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Alistair Darling Praised For “Calm Expertise And Honesty” Following Death Aged 70

(Alamy)

5 min read

Labour leader Keir Starmer has paid tribute to Alistair Darling’s “calm expertise and honesty”, following the death of the former Labour chancellor aged 70.

Darling’s family confirmed on Thursday that he died after a short spell in hospital. Prime Minister Rishi Sunak and former prime ministers Tony Blair and Gordon Brown are among those who have shared condolences.

Darling served in Blair and Brown’s governments from 1997 until 2010, in roles including transport secretary and secretary of state for Scotland, before leading the Treasury. Between 2012 and 2014 he led the Better Together campaign to keep Scotland in the union. 

Starmer said that Darling – who led the Treasury during the 2008 financial crisis – had lived “a life devoted to public service” and that the former Edinburgh MP will “be remembered as the Chancellor whose calm expertise and honesty helped to guide Britain through the tumult of the global financial crisis".

“He was a lifelong advocate for Scotland and the Scottish people and his greatest professional pride came from representing his constituents in Edinburgh,” Starmer added.  

Darling served in a number of jobs in Blair's cabinet, including pensions secretary and trade secretary. In a tribute, the former prime minister said he has said he "never met anyone who didn't like him". 

"He was highly capable though modest, understated but never to be underestimated, always kind and dignified even under the intense pressure politics can generate," Blair added.

Sunak, himself a former chancellor, described Darling's death as "a huge loss to us all". 

"He was a dedicated public servant who served this country through challenging times. The role he played during the 2014 independence referendum was vital in keeping our union together," the Prime Minister said. 

Brown said that he is "deeply saddened" by Darling's death, and that he "relied on his wisdom, calmness in a crisis and his humour". 

Scottish Labour leader Anas Sarwar described Darling as his "friend and mentor" and a "giant of the Labour movement".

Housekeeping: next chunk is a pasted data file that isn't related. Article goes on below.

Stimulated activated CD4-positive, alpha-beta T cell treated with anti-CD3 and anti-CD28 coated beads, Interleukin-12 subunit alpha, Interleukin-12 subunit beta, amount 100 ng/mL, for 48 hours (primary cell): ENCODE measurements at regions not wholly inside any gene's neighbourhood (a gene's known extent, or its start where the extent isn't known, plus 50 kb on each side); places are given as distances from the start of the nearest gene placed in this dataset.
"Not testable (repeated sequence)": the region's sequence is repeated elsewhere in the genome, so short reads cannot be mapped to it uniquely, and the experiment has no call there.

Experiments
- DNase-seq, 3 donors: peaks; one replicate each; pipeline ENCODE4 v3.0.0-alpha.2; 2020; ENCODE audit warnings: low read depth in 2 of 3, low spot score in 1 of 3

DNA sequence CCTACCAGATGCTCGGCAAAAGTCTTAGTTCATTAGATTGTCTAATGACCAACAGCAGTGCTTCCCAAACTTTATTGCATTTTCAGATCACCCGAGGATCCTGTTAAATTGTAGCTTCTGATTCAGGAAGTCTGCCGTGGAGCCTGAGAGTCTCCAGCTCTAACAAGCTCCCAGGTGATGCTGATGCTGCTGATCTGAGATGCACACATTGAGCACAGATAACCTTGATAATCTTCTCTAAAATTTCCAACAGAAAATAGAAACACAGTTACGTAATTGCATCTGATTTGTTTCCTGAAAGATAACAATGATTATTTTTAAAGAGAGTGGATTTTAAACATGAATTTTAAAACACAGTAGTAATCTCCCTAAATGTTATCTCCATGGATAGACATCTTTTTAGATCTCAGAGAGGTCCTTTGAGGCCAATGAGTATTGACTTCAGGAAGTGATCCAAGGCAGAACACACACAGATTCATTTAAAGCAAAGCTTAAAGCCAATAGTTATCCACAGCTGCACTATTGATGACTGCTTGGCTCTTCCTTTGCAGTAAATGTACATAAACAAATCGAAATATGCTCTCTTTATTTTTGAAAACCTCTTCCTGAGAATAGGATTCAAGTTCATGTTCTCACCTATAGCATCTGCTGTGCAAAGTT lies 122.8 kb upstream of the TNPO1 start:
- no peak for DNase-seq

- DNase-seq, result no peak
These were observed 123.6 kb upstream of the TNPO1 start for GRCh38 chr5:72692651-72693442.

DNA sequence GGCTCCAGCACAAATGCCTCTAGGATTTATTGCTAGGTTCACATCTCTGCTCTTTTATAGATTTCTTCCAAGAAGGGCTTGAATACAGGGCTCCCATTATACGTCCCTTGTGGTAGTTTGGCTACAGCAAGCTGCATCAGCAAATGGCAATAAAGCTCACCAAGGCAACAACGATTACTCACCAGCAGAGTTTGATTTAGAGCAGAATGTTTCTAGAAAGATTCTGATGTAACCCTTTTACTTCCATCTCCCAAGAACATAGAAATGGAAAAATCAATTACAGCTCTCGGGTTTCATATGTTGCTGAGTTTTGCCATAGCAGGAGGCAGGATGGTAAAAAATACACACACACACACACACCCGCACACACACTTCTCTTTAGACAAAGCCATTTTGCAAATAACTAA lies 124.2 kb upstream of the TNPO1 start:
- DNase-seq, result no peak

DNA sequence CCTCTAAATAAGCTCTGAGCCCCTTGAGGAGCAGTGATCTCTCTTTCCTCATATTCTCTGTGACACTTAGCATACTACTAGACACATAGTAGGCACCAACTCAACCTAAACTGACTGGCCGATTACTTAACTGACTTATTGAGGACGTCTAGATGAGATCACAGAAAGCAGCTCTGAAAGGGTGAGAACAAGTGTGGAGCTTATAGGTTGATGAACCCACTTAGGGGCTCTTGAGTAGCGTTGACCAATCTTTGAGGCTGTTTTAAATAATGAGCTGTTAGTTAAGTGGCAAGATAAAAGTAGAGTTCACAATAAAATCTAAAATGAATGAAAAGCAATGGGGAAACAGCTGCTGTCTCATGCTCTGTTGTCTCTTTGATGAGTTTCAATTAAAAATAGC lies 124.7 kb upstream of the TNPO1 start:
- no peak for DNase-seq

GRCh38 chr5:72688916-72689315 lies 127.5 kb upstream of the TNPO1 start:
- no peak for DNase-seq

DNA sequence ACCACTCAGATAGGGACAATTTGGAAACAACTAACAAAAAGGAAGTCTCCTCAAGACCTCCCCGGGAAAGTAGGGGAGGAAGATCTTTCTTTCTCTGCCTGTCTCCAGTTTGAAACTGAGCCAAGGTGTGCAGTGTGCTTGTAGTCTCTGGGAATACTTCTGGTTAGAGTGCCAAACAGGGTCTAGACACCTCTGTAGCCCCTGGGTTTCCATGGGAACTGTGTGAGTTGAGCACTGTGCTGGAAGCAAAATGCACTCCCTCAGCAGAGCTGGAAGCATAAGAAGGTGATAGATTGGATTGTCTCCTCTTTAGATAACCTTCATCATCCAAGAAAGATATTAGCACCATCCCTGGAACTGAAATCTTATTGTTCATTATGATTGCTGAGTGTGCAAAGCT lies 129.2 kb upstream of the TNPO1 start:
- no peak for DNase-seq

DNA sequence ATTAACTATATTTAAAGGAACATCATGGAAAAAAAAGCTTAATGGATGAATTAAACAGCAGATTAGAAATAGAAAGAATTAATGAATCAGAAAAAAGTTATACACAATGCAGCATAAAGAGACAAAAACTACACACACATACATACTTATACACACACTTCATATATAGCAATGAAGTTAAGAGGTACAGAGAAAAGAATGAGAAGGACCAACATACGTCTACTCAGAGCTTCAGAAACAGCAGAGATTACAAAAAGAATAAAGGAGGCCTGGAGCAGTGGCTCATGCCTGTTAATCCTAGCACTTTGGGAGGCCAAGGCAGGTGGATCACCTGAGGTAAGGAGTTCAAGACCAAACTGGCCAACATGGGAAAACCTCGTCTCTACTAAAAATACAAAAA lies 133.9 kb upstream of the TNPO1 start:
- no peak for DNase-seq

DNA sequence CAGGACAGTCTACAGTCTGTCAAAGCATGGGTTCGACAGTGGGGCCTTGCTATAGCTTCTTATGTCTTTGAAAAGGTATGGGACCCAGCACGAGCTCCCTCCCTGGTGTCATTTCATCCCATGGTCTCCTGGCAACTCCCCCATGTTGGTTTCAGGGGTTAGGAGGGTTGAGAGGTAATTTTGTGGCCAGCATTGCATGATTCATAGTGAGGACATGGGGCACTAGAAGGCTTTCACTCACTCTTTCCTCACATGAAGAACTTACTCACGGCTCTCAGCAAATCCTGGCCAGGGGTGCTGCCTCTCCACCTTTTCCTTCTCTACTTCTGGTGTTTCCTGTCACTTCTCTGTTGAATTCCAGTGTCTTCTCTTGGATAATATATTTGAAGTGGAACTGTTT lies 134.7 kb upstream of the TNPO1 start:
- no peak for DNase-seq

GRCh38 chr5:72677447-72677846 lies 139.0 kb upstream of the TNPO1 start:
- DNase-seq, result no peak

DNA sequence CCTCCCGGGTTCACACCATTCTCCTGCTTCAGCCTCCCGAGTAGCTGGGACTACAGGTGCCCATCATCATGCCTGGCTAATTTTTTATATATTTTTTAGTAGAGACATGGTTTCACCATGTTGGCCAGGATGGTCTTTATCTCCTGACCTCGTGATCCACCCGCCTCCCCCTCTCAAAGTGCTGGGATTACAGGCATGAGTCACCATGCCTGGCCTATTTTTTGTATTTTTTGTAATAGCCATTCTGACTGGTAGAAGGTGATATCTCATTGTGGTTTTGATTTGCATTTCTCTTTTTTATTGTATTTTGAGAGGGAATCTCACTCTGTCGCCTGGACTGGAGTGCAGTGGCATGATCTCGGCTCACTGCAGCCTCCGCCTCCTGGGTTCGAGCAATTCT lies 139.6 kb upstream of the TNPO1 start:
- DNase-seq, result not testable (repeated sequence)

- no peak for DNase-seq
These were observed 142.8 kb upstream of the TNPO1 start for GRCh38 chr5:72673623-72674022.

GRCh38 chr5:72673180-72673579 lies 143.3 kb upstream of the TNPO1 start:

"Alistair's life was one spent in the service of the people of Scotland and the UK - the Labour family and our country will sorely mourn his passing," Sarwar added.

"I consider myself incredibly fortunate to have benefited from Alistair’s counsel and friendship. He was always at hand to provide advice built on his decades of experience – always with his trademark wry, good humour.”

Shadow Chancellor Rachel Reeves also said that she will miss Darling’s “advice and his counsel”. 

“But, more than anything I will miss his friendship, his kindness and decency, his humour and his warmth,” she added. 

Ed Balls, who was shadow chancellor from 2011 to 2015 said that Darling "did politics in the right way and made a difference". 

Speaking on his Political Currency podcast, he said: "At the end of a political career, what you want people to say is, ‘it was a good thing they were there. They made a difference, they made things better’. And you can say that about Alistair Darling."

Balls' co-host and shadow chancellor during Darling's time at the Treasury, George Osborne said that he would be remembered as "someone who brought out the best of politics [...] softly spoken, intelligent. 

"Always trying to do the right thing, not always reaching for the political point scoring," Osborne said. 

Former home secretary Jacqui Smith said she feels "grateful to have worked alongside" Darling and to have "benefited from his calm wisdom and his warm, humble approach to colleagues". 

Foreign Secretary and former prime minister David Cameron was leader of the opposition during Darling's time as chancellor, and he has  described the Labour politician as a "thoroughly kind and decent man". 

"We owe him a huge debit of gratitude for chairing the Better Together campaign ahead of the referendum in 2014. He led the campaign with great distinction and tenacity, securing Scotland’s place in our Union," Cameron said. 

Current Chancellor Jeremy Hunt said it is a "sad day" in his tribute to "one of the great chancellors". 

"He’ll be remembered for doing the right thing for the country at a time of extraordinary turmoil," Hunt added. 

Scottish First Minister Humza Yousaf also said that he was “deeply saddened” by the news. 

“He dedicated his life to public service and was a giant of Scottish politics,” the SNP leader posted on social media this afternoon.

 

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